Your Next Flight May Be Powered By Algae—And A Lot Cheaper

Biofuel-powered aircraft have finally been approved, and could cut airlines' fuel costs in half. When's the maiden flight?

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Biofuel-powered aircraft have finally moved into the real world now that the U.S.-based Air Transport Association has approved a fuel blend of up to 50% organic waste and non-food material (i.e. algae and wood chips) for passenger planes. This means that the next time you take a flight, it may be powered partially by waste. So why should you care? You're still going to be sitting in a cramped cabin and groped by TSA, right?

Ultimately, this could lead to lower flight prices, or at least help save cash-strapped airlines. Cars have had alternative fuel options for years—it's possible to go out to a dealership today and pick up a vehicle that can be powered by electricity or biofuel. But up until now, there have been few options (beyond fuel efficiency techniques) for passenger airlines hoping to avoid high fuel prices and carbon emissions.

Consider: Jet fuel currently costs $131 per barrel. Algae fuel could ultimately cost less than $50 a barrel, and jatropha (another promising airplane biofuel) costs only between $50 and $80 per barrel. High fuel costs mean plane tickets cost more money. Algae-powered planes could mean that you will at least be paying less money for the dehumanizing experience of air travel.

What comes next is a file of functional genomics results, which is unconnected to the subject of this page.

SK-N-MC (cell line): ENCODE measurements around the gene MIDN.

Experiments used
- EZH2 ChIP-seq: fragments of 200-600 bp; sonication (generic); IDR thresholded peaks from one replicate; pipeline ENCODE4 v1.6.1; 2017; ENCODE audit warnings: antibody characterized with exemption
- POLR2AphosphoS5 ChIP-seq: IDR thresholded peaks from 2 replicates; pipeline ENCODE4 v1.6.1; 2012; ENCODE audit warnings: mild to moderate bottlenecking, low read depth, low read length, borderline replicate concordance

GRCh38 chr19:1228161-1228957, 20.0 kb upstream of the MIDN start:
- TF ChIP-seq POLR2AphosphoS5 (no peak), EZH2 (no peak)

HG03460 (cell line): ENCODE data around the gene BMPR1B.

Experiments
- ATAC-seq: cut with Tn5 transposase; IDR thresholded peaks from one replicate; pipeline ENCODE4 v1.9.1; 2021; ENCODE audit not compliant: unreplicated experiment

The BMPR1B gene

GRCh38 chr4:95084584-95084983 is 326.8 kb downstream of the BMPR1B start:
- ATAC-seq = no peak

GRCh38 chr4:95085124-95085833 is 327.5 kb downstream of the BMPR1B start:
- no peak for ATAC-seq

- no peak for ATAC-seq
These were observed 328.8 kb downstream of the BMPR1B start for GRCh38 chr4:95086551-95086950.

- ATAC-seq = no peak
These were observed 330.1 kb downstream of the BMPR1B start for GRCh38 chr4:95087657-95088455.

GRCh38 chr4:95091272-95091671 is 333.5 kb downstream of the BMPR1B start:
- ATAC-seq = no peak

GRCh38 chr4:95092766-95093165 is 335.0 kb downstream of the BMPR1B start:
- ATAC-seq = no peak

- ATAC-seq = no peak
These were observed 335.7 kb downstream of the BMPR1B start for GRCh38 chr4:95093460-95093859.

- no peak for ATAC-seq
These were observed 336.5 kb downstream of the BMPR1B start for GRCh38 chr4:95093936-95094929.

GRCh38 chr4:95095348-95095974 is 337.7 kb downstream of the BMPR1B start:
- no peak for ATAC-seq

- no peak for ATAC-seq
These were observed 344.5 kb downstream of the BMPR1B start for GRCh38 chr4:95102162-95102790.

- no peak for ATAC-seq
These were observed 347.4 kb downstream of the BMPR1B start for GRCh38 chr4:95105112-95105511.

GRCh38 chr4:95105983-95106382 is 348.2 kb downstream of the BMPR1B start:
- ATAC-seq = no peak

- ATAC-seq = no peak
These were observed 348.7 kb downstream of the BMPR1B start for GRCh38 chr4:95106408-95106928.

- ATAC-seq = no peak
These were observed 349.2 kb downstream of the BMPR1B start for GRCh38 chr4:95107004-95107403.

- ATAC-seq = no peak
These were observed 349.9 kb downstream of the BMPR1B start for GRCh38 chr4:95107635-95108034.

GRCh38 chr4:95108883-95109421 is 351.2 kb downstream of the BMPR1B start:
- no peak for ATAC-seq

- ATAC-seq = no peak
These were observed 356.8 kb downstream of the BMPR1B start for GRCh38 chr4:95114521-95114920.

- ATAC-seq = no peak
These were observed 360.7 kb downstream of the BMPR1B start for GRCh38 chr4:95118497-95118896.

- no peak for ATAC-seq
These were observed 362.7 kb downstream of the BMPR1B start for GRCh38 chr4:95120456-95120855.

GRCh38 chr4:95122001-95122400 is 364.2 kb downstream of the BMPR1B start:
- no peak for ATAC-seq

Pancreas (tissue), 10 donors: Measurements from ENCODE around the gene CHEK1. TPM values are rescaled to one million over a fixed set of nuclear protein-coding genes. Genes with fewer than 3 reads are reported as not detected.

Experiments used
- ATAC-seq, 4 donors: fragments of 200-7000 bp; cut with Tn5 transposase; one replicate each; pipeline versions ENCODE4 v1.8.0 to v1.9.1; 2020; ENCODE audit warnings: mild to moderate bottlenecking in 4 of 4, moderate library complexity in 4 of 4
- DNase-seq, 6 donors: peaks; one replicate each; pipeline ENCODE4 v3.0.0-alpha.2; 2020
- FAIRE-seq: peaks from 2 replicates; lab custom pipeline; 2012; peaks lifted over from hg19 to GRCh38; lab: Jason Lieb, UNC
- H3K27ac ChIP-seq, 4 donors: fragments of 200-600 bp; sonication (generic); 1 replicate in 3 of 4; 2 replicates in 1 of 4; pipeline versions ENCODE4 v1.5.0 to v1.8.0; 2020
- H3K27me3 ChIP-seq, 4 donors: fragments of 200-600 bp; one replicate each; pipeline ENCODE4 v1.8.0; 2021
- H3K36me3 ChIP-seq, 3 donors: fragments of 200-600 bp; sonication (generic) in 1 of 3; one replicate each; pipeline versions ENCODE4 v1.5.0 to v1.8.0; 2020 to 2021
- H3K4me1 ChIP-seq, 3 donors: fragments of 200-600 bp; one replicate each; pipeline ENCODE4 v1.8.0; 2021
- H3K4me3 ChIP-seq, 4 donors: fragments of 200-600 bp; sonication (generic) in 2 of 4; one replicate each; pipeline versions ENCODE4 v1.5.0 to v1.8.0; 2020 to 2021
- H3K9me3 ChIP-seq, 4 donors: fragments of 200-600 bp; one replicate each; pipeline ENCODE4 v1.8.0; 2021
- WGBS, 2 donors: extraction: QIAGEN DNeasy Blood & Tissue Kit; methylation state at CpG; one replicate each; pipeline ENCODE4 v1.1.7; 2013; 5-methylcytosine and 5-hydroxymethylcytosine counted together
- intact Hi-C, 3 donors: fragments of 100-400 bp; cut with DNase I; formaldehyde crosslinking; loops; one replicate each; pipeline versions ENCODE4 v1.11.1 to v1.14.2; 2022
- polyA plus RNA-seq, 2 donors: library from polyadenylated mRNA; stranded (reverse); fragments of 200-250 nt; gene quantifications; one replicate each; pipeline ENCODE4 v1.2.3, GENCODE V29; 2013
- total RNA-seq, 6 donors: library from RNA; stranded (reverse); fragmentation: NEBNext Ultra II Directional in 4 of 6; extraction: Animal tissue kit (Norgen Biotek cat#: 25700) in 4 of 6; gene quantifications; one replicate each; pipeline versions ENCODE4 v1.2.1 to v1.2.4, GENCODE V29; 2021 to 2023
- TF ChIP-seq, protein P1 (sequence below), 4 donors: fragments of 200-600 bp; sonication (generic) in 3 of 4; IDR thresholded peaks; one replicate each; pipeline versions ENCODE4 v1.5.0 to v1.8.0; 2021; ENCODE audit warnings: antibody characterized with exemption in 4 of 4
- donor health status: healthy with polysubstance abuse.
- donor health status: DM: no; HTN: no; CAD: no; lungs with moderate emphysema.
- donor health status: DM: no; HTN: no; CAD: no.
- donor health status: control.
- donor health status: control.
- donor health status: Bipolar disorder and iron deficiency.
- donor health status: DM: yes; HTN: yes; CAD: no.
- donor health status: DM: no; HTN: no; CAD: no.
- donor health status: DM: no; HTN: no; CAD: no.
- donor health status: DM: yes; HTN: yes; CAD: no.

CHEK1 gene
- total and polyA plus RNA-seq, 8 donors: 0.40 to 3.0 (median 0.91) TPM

And now that a large biofuel blend is allowed on passenger aircraft, biofuel companies like Codexis, Solazyme, and Neste Oil can tap into the $139 billion per year aviation fuel market, according to Bloomberg. This could accelerate their development—and lead to better biofuels in our cars, too.

Want to take a spin in a biofuel-powered plane? Lufthansa plans to start a six-month trial in the next few weeks that will see the airline test a 50% blend of jatropha, camelina, and animal waste in one plane engine. The biofuel-powered flights will travel from Hamburg to Frankfurt.

[Image by Flickr user Smemon]

Reach Ariel Schwartz via Twitter or email.

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